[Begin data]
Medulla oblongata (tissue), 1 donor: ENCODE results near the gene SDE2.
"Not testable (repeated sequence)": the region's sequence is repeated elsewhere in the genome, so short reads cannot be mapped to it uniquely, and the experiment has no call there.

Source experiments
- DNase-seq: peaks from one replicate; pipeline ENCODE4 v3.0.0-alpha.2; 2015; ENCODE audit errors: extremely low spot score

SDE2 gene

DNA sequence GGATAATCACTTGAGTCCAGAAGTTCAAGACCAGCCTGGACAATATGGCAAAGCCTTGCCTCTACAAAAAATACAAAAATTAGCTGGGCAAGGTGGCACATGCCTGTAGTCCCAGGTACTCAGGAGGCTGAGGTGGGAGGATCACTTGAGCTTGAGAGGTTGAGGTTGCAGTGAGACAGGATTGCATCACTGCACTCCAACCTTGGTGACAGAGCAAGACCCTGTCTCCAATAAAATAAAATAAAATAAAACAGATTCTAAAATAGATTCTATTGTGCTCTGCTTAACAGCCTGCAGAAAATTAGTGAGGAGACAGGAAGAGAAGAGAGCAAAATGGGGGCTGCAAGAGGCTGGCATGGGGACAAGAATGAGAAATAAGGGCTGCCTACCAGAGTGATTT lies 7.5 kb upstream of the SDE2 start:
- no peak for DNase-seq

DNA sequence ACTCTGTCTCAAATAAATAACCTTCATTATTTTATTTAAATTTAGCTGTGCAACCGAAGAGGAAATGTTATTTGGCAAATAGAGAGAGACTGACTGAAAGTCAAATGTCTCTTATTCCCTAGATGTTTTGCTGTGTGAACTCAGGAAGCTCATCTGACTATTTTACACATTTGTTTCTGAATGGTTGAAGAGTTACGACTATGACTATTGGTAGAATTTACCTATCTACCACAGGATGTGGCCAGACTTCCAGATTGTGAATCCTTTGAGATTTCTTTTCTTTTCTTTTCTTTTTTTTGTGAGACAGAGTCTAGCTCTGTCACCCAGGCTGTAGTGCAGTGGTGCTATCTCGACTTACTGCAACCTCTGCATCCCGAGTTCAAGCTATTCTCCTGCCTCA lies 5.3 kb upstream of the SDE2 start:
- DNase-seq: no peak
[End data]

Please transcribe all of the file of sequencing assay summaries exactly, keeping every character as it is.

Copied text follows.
Medulla oblongata (tissue), 1 donor: ENCODE results near the gene SDE2.
"Not testable (repeated sequence)": the region's sequence is repeated elsewhere in the genome, so short reads cannot be mapped to it uniquely, and the experiment has no call there.

Source experiments
- DNase-seq: peaks from one replicate; pipeline ENCODE4 v3.0.0-alpha.2; 2015; ENCODE audit errors: extremely low spot score

SDE2 gene

DNA sequence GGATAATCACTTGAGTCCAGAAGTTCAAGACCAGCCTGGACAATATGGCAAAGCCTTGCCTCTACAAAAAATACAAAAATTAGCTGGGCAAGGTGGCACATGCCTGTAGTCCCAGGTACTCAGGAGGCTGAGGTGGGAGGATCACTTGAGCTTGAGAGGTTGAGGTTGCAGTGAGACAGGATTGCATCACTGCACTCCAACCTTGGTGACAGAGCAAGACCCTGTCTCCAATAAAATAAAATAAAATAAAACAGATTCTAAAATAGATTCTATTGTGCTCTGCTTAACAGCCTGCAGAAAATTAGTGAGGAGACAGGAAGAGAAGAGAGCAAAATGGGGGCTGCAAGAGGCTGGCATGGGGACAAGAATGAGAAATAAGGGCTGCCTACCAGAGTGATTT lies 7.5 kb upstream of the SDE2 start:
- no peak for DNase-seq

DNA sequence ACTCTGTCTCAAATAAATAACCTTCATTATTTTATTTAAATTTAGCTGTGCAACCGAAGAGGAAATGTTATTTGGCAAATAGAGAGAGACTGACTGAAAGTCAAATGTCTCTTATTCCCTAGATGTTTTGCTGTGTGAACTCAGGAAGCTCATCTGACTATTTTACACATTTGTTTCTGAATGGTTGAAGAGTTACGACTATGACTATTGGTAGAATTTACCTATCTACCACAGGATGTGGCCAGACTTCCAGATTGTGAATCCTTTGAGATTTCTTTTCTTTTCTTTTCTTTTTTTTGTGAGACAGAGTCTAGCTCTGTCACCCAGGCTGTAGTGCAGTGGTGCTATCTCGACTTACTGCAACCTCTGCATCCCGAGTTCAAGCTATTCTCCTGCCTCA lies 5.3 kb upstream of the SDE2 start:
- DNase-seq: no peak